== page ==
Kabam has acquired two mobile game studios in Los Angeles as it continues to pursue top talent that will make its mobile games stand out from the pack.

San Francisco-based Kabam has acquired TapZen in Culver City, Calif., and Magic Pixel Games in Los Angeles for undisclosed amounts. It will appoint the founder of TapZen, game veteran Mike Verdu, who will run the Los Angeles studio that will combine the two companies. Kabam is adding 40 people through the acquisitions, including Verdu, a veteran of the Command & Conquer franchise at Electronic Arts, and Michael Seegers, the head of Magic Pixel Games and another former EA game creator.

Mike Verdu has joined Kabam.

Above: Mike Verdu has joined Kabam.

Image Credit: Kabam

Kent Wakeford, the chief operating officer of Kabam, told GamesBeat that the company will have a presence for the first time in the entertainment capital, a move that will help Kabam solidify its relationships with Hollywood studios. Through alliances with Lionsgate and Warner Bros., Kabam has been able to create games based on The Hunger Games, The Hobbit, The Lord of the Rings, and the The Fast and the Furious films.

“On the one hand, we are striving for leadership,” Wakeford said. “Mike Verdu is one of the industry’s greats. He has had success in console games, social, and now mobile. Those are rare people who have made that successful transition.”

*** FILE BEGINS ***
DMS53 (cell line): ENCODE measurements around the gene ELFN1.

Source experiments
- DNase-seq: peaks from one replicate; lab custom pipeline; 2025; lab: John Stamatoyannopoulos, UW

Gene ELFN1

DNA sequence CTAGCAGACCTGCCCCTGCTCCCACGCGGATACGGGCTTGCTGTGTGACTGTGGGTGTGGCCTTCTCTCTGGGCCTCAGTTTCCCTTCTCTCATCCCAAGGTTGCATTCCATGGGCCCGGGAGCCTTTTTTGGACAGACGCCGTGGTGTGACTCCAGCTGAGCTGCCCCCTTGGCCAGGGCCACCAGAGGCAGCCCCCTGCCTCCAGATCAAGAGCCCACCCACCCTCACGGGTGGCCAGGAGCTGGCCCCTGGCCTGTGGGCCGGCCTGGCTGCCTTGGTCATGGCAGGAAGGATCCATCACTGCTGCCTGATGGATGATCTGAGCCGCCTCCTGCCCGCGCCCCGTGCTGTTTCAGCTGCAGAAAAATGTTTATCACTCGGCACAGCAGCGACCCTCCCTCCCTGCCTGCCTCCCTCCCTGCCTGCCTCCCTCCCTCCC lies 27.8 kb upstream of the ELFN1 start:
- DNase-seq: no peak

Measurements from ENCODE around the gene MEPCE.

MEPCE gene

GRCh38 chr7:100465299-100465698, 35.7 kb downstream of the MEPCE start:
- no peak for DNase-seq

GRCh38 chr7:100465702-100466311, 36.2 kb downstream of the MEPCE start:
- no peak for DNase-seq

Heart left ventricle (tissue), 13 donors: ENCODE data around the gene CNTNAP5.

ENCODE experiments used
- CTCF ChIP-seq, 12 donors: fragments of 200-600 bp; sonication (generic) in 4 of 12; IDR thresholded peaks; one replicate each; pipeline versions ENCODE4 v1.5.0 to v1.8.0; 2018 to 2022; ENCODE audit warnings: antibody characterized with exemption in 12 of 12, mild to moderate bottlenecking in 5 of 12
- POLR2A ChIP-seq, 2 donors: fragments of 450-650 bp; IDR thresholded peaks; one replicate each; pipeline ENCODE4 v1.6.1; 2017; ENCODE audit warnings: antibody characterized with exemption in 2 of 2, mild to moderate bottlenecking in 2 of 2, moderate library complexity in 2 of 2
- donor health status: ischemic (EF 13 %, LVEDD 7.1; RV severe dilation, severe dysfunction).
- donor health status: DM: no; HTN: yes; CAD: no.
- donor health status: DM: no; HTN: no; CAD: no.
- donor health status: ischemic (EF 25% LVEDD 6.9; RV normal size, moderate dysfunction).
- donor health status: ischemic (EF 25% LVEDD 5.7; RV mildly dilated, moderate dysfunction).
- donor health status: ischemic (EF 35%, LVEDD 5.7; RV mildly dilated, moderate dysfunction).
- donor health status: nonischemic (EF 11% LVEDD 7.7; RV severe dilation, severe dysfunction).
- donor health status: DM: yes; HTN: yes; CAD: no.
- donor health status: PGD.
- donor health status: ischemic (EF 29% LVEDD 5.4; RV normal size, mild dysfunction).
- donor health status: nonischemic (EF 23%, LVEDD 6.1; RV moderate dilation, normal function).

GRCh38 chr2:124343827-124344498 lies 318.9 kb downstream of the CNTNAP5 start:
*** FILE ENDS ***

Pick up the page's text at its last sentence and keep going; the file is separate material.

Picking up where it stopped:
In addition, Wakeford said, “We have had success in working with Hollywood studios, translating their iconic intellectual properties to mobile. So for us, building an office with senior leadership on the ground in the heart of the entertainment capital is important.”

TapZen and Magic Pixel Games recently collaborated to create This Means War, a cartoon-style modern-combat game for iOS devices.

Before founding TapZen in 2012, Verdu was chief creative officer and co-president of games at Zynga, where he helped launch games like FrontierVille, CastleVille, and Empires & Allies. He also ran a Los Angeles studio for EA where he oversaw franchises such as Command & Conquer, Medal of Honor, and Lord of the Rings: The Battle for Middle-earth. Those kinds of strategy games are part of the heritage of Kabam, which has focused on the mobile strategy game genre with great success.

“Joining Kabam was an opportunity we could not pass up,” said Verdu in a statement. “I’ve been impressed at how Kabam has quickly become a leader in the free-to-play games space, and I look forward to helping the team drive the evolution of mobile games into the next generation.”

Verdu will run a studio that will combine both TapZen and Magic Pixel Games in a single office in Culver City, Calif.

“Kabam has a proven track record of bringing awesome strategy games to global audiences,” said Michael Seegers, the co-founder of Magic Pixel. “We are thrilled to become a part of their team and bring our talents to an even bigger stage.”

Kabam has been on a spree to hire talent. In November, it hired former Electronic Arts executive Nick Earl as president of Kabam Global Studios. Prior to that, another Electronic Arts executive, Aaron Loeb, joined as senior vice president of Kabam Studios. Like Loeb, Verdu will report to Earl. Kabam has acquire nine studios since 2010.

Earlier acquisitions include Phoenix Age (2014), Exploding Barrel Games (2013), Gravity Bear, Fearless Studios, Wild Shadow and Balanced World Studio (2012), and WonderHill (2010). Wakeford said that Kabam would support This Means War, and it will also work with the new studio in creating a new slate of titles.

Altogether, Kabam has more than 850 employees.